Author: Elena Galevska
There are several significant long-lasting issues that every society faces, and the difference between various societies is the extent to which they have found ways to minimize the negative outcomes. An example of such persistent societal challenges is business succession.
Namely, in 2020, the European Commission put business succession as the main challenge facing the SME sector – a sector that is employing 100 million people in Europe. Unsuccessful succession does not only threaten jobs but also the wellbeing of local communities, leads to rural depopulation, decreases tax income, and increases social welfare transfers.
Around 150.000 enterprises in the EU are threatened each year due to lack of early preparation, difficulty in finding a successor, as well as unfavourable tax and regulatory measures. Eastern Europe is especially sensitive to the silver tsunami since many SMEs had been established by the baby boomer generation in the 1990s when the ex-Yu countries started with privatization. To be more precise, only in Slovenia, where SMEs employ approximately 400.000 people, 25% of owners are above the age of 55, and 80% are not planning the succession.
The options for business succession in the EU are rather limited – currently, they consist of family succession or external investors.
However, with new generations desiring to follow their own professional development and oftentimes moving abroad to do so, family successions are becoming a less popular option in the last decades. In Slovenia, family succession is relevant for less than 10% of cases.
At the same time, selling the business to competitors, outside investors, or other external owners doesn’t provide the most responsible solution for the employees and local communities. External owners are only interested in investing if they recognize that the return on investment will be high, which typically means channeling the value added out of the local community, or if they see an opportunity to consolidate the market thus gain market power, or if they want to get the know-how such as R&D and intellectual property.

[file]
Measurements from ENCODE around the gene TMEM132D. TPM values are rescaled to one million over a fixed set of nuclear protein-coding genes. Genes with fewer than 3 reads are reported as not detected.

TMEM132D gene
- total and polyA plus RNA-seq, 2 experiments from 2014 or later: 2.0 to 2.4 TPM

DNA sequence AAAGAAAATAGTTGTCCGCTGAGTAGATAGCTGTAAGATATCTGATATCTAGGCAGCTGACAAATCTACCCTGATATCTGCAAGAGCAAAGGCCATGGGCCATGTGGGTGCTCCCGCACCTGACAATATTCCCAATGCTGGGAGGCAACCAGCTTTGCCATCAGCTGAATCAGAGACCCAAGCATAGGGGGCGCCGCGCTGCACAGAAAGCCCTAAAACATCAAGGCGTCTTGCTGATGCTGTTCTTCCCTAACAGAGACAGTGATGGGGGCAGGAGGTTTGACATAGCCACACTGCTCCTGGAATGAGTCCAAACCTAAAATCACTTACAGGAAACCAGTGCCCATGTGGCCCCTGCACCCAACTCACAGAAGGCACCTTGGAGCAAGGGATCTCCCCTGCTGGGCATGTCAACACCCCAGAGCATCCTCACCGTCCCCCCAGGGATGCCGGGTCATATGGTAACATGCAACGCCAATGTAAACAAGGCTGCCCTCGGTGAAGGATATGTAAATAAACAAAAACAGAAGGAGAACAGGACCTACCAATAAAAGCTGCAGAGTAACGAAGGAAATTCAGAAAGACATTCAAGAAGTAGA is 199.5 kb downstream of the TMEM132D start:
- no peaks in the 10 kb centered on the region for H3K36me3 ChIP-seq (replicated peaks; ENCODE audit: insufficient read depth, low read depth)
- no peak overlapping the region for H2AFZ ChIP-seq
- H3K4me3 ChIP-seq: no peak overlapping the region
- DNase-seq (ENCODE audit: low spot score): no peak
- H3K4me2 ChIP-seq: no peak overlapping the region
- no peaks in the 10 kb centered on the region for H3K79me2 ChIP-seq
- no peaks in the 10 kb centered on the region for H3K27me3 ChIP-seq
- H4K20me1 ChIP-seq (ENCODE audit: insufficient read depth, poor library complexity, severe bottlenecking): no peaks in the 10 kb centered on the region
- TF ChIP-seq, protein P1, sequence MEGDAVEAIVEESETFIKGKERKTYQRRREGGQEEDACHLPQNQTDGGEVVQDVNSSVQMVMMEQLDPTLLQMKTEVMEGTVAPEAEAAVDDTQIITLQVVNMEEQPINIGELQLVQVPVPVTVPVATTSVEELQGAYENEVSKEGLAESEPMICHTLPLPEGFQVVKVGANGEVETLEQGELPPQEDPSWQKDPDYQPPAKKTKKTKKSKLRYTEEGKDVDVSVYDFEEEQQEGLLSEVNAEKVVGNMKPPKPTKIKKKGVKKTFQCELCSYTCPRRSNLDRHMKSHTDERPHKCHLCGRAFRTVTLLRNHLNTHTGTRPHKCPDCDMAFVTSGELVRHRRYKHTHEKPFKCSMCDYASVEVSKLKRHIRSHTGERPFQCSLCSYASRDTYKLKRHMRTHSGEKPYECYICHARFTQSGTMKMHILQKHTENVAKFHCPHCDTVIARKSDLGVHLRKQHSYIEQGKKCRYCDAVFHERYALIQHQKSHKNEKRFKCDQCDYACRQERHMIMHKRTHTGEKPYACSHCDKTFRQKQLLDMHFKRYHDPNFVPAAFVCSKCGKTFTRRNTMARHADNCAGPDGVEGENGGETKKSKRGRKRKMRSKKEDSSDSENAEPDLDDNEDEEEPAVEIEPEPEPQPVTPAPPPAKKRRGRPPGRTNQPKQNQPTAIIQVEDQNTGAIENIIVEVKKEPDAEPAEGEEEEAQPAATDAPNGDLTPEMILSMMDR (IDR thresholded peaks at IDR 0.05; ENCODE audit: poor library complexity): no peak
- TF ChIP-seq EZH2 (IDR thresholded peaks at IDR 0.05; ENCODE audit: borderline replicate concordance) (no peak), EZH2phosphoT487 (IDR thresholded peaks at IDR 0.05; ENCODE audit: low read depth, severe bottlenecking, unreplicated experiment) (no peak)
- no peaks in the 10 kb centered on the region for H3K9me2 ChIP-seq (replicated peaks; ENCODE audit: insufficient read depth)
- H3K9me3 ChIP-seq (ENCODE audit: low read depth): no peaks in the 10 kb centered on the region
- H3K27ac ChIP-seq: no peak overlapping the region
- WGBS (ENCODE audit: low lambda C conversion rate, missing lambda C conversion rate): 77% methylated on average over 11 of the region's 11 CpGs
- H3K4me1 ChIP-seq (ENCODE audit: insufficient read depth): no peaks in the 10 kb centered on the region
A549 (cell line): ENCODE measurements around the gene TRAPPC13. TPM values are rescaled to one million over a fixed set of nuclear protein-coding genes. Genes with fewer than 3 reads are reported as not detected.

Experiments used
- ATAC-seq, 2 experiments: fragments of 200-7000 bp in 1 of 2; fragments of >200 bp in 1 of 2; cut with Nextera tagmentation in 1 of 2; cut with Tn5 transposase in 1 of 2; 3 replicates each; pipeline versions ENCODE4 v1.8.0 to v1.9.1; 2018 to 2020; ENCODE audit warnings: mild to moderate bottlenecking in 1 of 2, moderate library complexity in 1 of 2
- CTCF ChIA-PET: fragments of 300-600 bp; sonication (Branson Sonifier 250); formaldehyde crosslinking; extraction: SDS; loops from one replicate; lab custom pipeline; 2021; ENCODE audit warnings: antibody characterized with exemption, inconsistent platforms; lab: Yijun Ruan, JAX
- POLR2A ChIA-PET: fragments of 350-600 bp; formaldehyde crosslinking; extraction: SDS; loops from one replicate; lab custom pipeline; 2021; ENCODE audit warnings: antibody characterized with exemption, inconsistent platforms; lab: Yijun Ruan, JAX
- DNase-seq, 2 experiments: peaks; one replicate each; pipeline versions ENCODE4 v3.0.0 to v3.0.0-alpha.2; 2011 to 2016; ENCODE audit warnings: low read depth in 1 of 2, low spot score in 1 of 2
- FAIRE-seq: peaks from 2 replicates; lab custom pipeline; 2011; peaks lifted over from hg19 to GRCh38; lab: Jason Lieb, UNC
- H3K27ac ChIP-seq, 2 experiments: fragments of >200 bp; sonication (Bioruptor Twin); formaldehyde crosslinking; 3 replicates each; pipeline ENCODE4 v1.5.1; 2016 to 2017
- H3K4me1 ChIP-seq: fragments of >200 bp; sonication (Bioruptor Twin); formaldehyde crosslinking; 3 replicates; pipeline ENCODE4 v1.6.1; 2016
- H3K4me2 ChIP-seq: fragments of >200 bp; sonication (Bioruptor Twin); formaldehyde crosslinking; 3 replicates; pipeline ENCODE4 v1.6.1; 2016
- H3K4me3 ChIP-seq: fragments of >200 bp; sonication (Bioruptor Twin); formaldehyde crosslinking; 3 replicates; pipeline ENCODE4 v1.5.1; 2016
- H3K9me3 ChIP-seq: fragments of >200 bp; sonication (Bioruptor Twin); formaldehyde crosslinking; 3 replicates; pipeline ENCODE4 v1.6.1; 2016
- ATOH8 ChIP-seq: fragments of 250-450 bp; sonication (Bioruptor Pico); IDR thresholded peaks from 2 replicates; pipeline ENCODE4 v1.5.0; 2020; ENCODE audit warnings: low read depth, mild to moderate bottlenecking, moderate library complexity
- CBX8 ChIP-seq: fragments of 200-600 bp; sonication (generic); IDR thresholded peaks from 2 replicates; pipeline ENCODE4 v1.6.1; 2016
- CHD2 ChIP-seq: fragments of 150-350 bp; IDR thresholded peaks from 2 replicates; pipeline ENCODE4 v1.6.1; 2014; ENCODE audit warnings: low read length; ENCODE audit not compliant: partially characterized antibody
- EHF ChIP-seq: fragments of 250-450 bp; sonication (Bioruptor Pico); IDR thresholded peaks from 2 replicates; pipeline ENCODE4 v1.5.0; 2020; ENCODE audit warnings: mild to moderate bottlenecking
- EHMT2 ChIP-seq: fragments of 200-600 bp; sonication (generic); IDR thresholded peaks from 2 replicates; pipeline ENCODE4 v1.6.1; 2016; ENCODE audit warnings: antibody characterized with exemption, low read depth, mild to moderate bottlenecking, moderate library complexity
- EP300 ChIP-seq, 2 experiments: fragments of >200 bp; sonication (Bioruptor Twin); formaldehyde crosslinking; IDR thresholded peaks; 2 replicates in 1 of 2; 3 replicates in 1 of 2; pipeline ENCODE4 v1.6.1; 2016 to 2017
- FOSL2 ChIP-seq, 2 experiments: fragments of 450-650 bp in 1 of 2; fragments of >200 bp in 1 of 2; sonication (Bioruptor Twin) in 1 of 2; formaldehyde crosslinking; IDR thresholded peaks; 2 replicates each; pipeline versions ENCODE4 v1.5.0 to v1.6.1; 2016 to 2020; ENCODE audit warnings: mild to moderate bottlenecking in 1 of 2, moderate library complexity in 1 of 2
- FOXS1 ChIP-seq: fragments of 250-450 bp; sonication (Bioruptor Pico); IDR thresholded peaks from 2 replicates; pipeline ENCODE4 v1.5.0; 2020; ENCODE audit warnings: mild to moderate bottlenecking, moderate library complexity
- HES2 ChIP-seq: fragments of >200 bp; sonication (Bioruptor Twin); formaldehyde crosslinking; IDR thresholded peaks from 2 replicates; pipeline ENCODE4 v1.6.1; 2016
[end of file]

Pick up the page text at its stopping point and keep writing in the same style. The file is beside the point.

All these options are suboptimal for the local community. On the contrary, employee ownership anchors the capital in the local community and naturally prevents eventual shutdowns and job losses. The Employee Share Ownership Plan is a highly effective and socially responsible tool for addressing the silver tsunami. The ESOP model in the USA is considered the “ultimate succession tool”.
As the name suggests, the ESOP model allows employees to become co-owners of the companies they are working for. Therefore, the Employee Share Ownership Plan is a sustainable ownership structure, saving family businesses from either ending their operations or having to sell to external investors with likely different priorities.
Facing the challenge of succession, the family business Ward Lumber has decided to convert into a cooperative in ownership of the workers. Established in 1890, the family business has successfully transferred the ownership to the next generation for four generations. However, after four generations of successful operations, the daughters of the latest owner strongly believed that their interests and talents would be more useful in other industries, yet felt emotionally connected to the business and did not want to see it closed.
Since no adequate successor could be found, the owner proposed employee ownership to the workers. They were excited to be given the opportunity to continue the business’ operations and stated that “though ownership doesn’t stay within the Ward family, the business will stay within the Ward Lumber family”.
Transferring the ownership to employees not only helped 50 workers retain their jobs but it also enabled 50 families to stay in the region, which was very meaningful for the local community. Besides keeping the jobs, transferring the ownership to workers aligned their personal interests with the organizational goals, resulting in better job satisfaction and higher levels of dedication and motivation. In the end, selling to workers is oftentimes the most viable option, as employees know the business the best, they are familiar with the customers, and all the daily processes.
Ward Lumber hopes to inspire other businesses in the area facing similar problems to consider and eventually choose the employee ownership option, instead of going for liquidation by default.